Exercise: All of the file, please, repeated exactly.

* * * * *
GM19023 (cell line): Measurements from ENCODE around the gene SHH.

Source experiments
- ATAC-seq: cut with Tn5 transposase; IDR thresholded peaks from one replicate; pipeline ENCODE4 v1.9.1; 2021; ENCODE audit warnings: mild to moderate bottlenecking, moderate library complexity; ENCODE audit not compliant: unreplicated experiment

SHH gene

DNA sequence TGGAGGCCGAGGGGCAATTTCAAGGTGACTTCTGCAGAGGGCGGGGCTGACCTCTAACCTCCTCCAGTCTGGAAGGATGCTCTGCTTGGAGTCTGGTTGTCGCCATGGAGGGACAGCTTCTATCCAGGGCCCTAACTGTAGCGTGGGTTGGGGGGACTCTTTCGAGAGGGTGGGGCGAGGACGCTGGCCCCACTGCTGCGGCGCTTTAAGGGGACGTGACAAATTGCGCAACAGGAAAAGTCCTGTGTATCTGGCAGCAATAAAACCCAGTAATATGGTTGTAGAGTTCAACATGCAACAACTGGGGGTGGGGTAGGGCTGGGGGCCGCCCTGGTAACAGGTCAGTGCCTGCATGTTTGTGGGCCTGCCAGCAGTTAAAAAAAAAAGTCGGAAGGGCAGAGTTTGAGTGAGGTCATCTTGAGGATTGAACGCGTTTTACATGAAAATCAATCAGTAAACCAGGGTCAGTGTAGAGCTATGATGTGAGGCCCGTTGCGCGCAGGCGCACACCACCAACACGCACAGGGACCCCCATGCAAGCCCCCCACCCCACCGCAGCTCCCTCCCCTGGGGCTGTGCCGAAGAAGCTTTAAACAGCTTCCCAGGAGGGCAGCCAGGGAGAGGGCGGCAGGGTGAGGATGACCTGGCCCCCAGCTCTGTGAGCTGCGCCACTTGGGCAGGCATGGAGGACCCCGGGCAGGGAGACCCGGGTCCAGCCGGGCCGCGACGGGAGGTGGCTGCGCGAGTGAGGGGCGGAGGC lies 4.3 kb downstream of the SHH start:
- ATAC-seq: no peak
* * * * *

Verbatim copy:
GM19023 (cell line): Measurements from ENCODE around the gene SHH.

Source experiments
- ATAC-seq: cut with Tn5 transposase; IDR thresholded peaks from one replicate; pipeline ENCODE4 v1.9.1; 2021; ENCODE audit warnings: mild to moderate bottlenecking, moderate library complexity; ENCODE audit not compliant: unreplicated experiment

SHH gene

DNA sequence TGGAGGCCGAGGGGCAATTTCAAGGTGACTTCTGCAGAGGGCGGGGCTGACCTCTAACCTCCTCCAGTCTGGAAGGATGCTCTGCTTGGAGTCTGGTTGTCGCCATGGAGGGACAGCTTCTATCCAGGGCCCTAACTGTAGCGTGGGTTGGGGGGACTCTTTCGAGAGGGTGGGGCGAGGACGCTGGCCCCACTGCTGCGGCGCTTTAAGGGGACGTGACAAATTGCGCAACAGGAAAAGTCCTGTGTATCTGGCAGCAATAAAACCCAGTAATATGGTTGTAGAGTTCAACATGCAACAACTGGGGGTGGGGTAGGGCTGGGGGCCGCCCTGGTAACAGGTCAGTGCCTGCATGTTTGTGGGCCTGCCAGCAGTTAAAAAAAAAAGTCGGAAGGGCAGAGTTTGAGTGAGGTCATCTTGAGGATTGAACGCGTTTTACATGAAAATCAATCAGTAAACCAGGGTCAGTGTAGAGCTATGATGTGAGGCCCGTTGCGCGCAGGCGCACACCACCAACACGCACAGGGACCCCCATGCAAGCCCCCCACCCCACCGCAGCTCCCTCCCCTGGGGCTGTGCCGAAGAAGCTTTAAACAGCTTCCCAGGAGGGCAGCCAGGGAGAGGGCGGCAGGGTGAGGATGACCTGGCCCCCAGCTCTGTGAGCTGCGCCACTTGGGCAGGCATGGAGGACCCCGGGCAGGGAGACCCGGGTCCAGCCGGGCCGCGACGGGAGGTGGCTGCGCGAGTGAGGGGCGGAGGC lies 4.3 kb downstream of the SHH start:
- ATAC-seq: no peak